This Cobham white paper shows how alignment techniques can dramatically improve (or degrade) radio system performance of your equipment.
Digital radio systems operate differently than legacy analogue systems. Although digital modulation alignments are similar to alignments used in analogue radio systems, digital radios require more precise alignment to achieve optimum performance and must be verified for digital modulation performance. Proper alignment can improve systems performance to maximize and deliver the high performance that it was designed to provide. Improper alignments can cause degraded digital modulation accuracy, which has a significant impact on the receiver’s ability to recover digital data. In some instances, this can affect the range to the same extent as a 75% reduction in power.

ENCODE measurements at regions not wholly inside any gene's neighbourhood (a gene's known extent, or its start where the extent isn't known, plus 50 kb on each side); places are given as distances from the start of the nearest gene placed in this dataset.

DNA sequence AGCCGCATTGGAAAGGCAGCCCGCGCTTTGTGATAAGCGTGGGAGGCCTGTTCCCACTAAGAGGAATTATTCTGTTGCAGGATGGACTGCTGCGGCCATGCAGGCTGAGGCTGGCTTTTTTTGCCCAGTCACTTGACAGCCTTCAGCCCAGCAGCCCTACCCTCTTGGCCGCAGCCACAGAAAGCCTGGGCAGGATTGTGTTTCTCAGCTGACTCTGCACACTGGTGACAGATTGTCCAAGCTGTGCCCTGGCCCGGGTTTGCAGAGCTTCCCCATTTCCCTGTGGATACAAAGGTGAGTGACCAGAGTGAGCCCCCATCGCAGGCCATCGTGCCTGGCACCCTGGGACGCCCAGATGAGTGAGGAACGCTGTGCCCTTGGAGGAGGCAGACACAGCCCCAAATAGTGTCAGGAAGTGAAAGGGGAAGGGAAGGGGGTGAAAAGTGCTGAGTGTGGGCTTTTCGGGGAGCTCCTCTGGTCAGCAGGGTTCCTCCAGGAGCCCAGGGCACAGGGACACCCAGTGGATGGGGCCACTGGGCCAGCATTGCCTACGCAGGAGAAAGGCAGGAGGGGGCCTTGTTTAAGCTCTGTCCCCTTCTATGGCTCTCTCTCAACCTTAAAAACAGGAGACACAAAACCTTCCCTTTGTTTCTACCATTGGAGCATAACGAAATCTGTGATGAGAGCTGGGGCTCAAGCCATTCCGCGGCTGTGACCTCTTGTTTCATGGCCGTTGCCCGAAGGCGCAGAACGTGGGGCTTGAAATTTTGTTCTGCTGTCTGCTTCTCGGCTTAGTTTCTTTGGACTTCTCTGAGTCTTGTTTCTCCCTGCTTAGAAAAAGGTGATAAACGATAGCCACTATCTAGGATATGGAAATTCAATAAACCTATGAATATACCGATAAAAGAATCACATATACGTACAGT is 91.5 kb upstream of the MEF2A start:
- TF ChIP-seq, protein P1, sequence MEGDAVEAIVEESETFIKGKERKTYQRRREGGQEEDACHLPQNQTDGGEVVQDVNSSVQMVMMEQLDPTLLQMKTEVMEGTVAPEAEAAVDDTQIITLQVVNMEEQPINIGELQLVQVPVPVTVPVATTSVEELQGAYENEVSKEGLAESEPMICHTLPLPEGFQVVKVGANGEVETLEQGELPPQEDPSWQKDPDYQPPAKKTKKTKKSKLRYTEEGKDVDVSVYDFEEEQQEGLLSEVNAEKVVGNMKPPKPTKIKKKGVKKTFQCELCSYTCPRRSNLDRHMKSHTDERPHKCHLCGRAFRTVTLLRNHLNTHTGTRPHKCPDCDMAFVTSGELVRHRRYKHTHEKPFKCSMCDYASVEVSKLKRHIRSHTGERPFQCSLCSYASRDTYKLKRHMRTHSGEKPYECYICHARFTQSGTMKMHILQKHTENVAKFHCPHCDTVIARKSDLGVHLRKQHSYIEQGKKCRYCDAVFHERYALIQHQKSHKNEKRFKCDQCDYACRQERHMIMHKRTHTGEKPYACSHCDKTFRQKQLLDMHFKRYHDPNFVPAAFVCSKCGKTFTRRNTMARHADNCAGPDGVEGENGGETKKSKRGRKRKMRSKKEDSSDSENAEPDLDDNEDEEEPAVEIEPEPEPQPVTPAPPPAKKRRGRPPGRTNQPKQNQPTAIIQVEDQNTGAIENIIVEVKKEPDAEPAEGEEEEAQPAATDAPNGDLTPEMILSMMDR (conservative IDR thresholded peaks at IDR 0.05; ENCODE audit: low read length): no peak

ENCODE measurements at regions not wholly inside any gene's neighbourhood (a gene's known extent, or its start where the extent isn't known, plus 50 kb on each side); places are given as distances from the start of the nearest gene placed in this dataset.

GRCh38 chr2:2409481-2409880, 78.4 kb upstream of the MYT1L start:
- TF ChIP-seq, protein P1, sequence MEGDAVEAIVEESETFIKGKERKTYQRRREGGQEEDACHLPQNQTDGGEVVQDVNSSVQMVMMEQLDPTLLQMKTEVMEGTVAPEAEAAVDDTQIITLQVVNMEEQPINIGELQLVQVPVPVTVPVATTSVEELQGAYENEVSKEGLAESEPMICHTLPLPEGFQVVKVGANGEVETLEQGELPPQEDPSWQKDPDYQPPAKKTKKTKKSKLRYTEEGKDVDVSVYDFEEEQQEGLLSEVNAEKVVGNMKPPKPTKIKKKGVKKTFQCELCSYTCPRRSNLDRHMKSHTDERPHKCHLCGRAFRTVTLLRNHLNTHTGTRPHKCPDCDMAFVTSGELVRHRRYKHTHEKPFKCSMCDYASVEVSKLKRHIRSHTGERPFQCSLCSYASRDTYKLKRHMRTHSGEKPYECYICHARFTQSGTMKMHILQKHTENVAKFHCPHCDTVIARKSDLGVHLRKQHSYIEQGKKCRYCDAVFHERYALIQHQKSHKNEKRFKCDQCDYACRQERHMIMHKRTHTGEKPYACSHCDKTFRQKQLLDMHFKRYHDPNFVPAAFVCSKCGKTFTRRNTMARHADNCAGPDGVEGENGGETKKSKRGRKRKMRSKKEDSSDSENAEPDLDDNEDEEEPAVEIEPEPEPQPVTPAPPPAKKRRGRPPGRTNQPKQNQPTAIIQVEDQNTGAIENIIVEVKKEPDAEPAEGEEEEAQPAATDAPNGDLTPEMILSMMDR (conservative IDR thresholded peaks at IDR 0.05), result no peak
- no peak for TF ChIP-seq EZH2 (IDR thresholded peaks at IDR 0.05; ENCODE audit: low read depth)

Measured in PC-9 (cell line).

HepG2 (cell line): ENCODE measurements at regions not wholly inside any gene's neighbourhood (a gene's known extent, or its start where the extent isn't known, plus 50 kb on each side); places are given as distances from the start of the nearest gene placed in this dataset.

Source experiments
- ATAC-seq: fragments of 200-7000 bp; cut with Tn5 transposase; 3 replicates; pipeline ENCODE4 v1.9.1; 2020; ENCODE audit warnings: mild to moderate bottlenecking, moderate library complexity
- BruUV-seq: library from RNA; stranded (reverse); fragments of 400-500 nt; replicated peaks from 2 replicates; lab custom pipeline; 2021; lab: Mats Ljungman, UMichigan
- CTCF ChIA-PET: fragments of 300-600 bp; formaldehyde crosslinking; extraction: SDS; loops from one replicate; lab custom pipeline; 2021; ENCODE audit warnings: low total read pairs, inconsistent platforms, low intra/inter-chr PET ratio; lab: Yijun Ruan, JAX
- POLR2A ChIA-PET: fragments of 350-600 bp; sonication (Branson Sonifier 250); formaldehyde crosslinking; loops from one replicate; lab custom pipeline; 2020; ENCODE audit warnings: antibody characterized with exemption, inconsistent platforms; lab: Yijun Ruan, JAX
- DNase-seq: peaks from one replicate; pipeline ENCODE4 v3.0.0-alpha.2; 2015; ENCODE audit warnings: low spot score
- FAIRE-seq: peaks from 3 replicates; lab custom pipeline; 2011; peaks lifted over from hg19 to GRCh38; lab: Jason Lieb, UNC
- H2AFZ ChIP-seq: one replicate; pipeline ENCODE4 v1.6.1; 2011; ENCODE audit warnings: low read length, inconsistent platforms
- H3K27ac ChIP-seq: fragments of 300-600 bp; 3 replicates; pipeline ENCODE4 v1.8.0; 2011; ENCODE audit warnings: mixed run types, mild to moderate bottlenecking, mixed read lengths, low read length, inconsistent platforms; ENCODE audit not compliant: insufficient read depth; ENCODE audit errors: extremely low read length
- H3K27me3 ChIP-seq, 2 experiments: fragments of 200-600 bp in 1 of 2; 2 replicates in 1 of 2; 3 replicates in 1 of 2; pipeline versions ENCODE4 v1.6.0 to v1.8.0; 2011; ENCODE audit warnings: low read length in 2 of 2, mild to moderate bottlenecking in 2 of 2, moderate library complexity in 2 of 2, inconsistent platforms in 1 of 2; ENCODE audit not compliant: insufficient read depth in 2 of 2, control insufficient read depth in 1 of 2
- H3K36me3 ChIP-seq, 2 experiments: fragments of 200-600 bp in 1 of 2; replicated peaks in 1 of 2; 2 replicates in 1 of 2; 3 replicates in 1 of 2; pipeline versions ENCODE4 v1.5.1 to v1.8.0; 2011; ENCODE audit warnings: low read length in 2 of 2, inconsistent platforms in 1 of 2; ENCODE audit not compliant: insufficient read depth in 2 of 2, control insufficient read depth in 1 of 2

This white paper uses statistical data provided through extensive lab testing and through the use of actual recorded digital radio RF transmitter parameters. It shows how modulation alignments of one radio’s transmitter parameters can positively or negatively affect performance of another radio’s receiver. The performance of various radio receivers were measured using popular radios with transmitters that have been aligned using OEM approved techniques. The tests utilized FM deviation meters for aligning modulation balance and modulation-limiting parameters, while accommodating for variations in meter specification and audio filter settings.
The conclusion from these tests indicate that with a proper understanding of digital radio operations, performance can be significantly improved. The proper setting of audio filter parameters and the use of accurate deviation meters can also improve digital radio performance. Conversely, the use of inaccurate FM deviation meters compounded by improper audio filter settings and lack of knowledge of meter specifications and operation, can dramatically and
negatively impact digital radio performance.
Senior Product Marketing Engineer (Cobham AvComm)
Director of Product Marketing (Cobham AvComm)
Senior Systems Technologist (Motorola Solutions Inc)
Chief Consultant (Federal Engineering Inc)